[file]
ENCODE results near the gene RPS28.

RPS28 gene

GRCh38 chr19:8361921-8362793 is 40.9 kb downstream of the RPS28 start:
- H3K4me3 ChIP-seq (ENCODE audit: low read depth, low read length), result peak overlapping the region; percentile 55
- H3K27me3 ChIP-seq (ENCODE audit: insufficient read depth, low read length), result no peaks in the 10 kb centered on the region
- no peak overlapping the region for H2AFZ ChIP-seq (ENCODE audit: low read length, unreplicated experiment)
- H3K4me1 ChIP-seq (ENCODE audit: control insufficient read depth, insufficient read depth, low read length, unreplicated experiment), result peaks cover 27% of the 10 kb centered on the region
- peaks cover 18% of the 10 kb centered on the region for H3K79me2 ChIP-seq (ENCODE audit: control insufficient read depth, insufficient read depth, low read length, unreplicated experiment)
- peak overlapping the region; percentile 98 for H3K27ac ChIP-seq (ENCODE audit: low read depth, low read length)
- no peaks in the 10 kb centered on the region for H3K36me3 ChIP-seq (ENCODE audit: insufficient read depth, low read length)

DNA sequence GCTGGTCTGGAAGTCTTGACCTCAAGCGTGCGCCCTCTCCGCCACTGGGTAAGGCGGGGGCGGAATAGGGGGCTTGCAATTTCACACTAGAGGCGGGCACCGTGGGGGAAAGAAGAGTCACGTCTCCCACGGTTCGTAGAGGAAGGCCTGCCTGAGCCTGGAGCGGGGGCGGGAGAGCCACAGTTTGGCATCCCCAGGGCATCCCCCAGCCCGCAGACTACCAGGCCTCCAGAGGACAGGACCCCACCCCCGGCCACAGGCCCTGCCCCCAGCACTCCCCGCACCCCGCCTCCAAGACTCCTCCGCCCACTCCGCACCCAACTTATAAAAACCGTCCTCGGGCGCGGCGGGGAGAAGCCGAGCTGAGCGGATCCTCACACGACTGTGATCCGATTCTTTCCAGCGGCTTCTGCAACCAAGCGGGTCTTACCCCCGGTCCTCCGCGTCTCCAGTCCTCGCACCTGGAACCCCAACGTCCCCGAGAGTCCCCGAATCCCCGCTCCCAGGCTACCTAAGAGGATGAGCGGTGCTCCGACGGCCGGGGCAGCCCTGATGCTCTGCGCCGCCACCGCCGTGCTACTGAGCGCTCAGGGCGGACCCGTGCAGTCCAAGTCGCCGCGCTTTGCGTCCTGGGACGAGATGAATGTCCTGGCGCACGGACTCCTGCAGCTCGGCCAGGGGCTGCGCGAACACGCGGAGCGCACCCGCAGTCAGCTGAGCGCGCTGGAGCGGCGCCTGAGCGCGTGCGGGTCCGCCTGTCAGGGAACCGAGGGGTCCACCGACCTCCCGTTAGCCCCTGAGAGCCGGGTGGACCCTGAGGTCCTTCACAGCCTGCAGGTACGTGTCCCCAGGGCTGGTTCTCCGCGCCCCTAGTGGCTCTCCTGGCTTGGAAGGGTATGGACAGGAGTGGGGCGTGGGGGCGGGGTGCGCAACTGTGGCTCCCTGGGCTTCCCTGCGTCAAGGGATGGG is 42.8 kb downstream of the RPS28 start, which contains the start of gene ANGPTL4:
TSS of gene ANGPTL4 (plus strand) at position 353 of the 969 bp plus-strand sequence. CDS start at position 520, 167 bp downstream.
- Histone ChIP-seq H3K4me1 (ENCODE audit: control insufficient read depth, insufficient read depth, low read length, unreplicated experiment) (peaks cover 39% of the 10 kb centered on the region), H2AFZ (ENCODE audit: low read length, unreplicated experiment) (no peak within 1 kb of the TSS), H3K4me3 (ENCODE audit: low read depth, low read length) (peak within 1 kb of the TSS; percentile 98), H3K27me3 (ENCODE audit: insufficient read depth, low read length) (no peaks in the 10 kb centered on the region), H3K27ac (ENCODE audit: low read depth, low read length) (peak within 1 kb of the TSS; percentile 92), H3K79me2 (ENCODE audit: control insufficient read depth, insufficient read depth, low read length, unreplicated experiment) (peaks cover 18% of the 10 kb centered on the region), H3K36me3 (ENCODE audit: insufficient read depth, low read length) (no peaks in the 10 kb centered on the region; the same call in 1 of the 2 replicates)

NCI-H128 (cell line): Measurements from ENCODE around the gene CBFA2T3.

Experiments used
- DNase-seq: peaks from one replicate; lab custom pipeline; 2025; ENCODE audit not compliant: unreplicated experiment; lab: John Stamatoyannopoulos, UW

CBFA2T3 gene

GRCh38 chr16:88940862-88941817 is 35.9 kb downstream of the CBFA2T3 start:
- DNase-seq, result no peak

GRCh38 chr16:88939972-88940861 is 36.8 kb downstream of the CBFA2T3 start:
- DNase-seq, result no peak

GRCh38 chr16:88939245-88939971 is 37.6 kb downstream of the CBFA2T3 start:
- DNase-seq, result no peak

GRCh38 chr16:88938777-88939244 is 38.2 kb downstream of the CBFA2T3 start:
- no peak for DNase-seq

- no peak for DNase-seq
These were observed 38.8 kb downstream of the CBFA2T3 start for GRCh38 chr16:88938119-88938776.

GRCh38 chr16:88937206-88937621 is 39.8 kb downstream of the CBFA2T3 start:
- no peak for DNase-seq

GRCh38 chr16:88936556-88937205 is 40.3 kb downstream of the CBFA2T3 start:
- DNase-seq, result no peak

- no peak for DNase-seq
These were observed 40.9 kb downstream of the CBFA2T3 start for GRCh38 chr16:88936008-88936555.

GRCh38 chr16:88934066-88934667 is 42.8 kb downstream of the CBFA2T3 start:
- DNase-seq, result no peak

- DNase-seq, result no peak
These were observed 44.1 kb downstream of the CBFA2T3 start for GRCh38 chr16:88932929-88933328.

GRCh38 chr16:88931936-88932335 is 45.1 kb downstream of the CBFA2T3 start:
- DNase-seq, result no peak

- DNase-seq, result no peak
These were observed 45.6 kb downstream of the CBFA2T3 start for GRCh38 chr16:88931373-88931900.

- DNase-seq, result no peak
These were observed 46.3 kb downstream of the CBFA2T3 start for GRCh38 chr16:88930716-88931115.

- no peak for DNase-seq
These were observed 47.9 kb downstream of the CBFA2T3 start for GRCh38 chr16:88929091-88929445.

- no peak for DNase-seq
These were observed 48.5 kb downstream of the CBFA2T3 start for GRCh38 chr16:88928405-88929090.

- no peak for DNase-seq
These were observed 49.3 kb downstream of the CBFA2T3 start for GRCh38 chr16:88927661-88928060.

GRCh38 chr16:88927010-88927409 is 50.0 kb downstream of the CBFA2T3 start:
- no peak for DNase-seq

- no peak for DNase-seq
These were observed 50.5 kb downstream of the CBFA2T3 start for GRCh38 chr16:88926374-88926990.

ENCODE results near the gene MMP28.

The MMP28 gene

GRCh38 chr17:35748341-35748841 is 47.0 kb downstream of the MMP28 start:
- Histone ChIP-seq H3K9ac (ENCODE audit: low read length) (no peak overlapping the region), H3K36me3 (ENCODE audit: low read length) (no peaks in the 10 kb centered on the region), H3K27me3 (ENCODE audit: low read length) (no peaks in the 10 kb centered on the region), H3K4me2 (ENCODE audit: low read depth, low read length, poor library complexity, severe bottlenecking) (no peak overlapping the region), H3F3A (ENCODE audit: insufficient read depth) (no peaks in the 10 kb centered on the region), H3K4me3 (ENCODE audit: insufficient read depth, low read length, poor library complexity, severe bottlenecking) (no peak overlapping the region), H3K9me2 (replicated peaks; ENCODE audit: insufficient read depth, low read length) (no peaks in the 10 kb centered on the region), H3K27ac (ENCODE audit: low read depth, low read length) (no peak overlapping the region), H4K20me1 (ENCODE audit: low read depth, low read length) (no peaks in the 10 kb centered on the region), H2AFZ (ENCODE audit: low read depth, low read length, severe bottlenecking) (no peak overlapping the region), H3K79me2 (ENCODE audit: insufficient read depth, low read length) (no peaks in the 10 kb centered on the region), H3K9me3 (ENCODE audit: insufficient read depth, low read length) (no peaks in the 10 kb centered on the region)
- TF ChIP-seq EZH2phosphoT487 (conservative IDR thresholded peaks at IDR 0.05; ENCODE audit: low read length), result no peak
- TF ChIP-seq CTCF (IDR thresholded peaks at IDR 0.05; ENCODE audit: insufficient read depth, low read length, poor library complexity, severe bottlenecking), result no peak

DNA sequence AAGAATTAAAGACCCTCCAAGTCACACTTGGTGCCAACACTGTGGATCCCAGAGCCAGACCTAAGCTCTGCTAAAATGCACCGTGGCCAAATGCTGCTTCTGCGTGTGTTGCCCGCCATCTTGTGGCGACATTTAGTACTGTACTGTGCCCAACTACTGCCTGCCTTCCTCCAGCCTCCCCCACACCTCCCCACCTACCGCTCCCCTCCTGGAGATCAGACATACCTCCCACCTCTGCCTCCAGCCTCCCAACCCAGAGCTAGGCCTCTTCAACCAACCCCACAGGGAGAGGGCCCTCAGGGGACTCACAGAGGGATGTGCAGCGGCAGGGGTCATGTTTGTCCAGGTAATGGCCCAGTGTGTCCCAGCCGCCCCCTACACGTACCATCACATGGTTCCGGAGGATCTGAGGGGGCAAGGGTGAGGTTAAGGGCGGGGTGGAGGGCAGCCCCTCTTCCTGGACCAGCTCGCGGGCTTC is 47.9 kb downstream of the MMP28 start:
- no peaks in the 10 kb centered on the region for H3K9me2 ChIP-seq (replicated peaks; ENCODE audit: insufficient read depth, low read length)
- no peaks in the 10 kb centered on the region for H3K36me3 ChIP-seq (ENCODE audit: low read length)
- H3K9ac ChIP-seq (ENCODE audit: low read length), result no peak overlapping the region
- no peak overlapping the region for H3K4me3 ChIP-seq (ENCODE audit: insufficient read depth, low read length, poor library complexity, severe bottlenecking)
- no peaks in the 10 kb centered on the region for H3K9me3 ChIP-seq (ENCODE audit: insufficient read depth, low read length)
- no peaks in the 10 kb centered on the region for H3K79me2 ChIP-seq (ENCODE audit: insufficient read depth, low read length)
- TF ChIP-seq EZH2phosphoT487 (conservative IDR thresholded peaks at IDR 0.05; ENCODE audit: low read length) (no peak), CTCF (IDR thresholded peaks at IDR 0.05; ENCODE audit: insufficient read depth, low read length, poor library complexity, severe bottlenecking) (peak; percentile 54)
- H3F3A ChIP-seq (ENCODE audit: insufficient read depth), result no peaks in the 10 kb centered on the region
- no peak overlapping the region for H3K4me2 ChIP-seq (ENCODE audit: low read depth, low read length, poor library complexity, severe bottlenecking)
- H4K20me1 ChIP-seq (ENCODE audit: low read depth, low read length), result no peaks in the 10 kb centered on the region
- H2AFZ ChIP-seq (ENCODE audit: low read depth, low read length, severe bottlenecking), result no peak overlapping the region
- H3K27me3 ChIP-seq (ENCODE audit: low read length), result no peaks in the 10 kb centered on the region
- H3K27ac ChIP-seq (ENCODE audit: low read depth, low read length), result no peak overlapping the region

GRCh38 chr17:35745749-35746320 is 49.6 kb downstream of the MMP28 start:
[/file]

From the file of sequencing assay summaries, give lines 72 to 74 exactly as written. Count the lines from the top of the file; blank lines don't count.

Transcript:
- H3K27me3 ChIP-seq (ENCODE audit: low read length), result no peaks in the 10 kb centered on the region
- H3K27ac ChIP-seq (ENCODE audit: low read depth, low read length), result no peak overlapping the region

GRCh38 chr17:35745749-35746320 is 49.6 kb downstream of the MMP28 start: